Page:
Taxing the rich: a seductive but dangerous trap
Opinion Digest: The danger of wealth taxes, America’s Middle East strategy, and a warning for Labour
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RICH TAX: SEDUCTIVE BUT DANGEROUS
FRASER NELSON ON THE TRAP THAT OSBORNE MUST AVOID
The idea of taxing wealth may be dangerously seductive, writes Fraser Nelson in The Daily Telegraph. In reality, it is unworkable. Britain is already taxed as much as it can bear; it is our spending that is out of control. But for the past three years, the idea of a wealth tax has consistently been used to score political points. The Lib Dems are enthusiastic and Labour is always up for squeezing the rich. Tactically, such policies are even beneficial for the Tories, as they offer a defence from the charge the Cameroons fear most: that they are a bunch of rich kids, governing for the monied classes. But as Germany, Austria, Sweden and Austria have already found, these policies simply do not work when they come up against one of the most persistent forces in human history: mankind’s ingenuity at avoiding taxes.
LABOUR NEEDS A COALITION PLAN
POLLY TOYNBEE ON THE FUTURE OF LIB-LAB RELATIONS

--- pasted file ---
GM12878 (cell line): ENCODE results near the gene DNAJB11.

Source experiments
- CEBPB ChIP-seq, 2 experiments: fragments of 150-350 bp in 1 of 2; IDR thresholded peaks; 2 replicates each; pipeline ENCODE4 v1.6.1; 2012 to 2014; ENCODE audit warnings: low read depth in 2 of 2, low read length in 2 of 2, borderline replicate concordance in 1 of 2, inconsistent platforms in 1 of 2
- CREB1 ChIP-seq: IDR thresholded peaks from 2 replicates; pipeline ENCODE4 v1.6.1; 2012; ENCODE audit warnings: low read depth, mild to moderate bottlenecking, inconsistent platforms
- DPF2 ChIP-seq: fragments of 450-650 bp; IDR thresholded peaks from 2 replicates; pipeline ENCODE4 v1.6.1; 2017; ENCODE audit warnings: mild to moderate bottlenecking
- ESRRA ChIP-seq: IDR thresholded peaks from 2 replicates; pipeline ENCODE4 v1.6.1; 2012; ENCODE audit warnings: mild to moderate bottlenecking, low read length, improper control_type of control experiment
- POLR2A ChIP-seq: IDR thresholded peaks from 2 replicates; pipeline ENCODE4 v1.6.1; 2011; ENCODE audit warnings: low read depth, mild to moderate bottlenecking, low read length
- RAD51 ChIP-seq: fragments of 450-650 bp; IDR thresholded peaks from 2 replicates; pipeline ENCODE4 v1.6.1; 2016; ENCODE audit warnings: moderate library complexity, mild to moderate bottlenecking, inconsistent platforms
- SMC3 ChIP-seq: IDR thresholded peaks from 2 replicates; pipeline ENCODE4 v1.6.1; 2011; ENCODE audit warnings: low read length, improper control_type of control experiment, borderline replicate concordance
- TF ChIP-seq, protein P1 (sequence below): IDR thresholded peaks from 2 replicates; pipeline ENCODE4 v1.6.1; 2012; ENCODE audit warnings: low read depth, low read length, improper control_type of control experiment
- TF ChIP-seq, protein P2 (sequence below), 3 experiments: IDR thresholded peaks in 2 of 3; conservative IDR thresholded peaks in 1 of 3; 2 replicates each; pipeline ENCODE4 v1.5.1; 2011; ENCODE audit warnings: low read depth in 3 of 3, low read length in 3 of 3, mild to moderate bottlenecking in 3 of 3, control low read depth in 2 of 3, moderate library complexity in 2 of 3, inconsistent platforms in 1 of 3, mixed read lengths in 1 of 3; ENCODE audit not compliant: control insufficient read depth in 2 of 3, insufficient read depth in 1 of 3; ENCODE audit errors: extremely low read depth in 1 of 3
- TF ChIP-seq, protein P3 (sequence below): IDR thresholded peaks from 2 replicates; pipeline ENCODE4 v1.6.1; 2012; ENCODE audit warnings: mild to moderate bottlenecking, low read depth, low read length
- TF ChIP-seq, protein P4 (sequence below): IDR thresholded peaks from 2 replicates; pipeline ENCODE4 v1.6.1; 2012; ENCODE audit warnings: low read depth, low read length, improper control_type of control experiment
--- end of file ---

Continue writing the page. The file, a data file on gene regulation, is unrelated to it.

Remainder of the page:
As it heads towards the next election, Labour must face the facts: it might be better off in a coalition than going it alone, writes Polly Toynbee in The Guardian. The party knows that despite a 10-point lead, no deal has yet been struck with the voters. Labour’s polling success is more attributable to the harsh policies of an unpopular government than it is to genuine support for Ed Miliband. Cameron and his party have thrown away their advantage by emerging as the most rightwing government since the war. Labour now needs to embrace the third party and encourage people to keep voting Lib Dem to keep the Tories out. If there is a hung parliament, an amicable path to Labour's own rose-garden embrace needs rolling out well in advance to stop those Lib Dem seats from turning blue.
OBAMA AND ROMNEY MUST NOT HIDE FROM THE MIDDLE EAST
PHILIP STEPHENS ON US PRESIDENTIAL CAMPAIGNS
The mudslinging that has characterised Barack Obama and Mitt Romney’s pronouncements on world affairs obscures the fact that neither side has developed a coherent strategy for the Middle East, says Philip Stephens in the Financial Times. The Obama camp has cultivated a clear narrative on its first term in office: the president has taken the US out of Iraq, killed Osama Bin Laden and helped overthrow Muammar Gaddafi. Yet a host of problems still urgently need to be addressed: the spiralling civil war in Syria, the rising threat of Iran’s nuclear programme, and the intransigence of the Israeli leadership over its West Bank settlement programme. Romney’s team does not have the answers and Obama must now develop a strategy. This should begin with negotiating with Iran and kick-starting the Middle East peace process. Otherwise Obama, if re-elected, could be remembered as the president who ended two wars in the Middle East, only to start a third.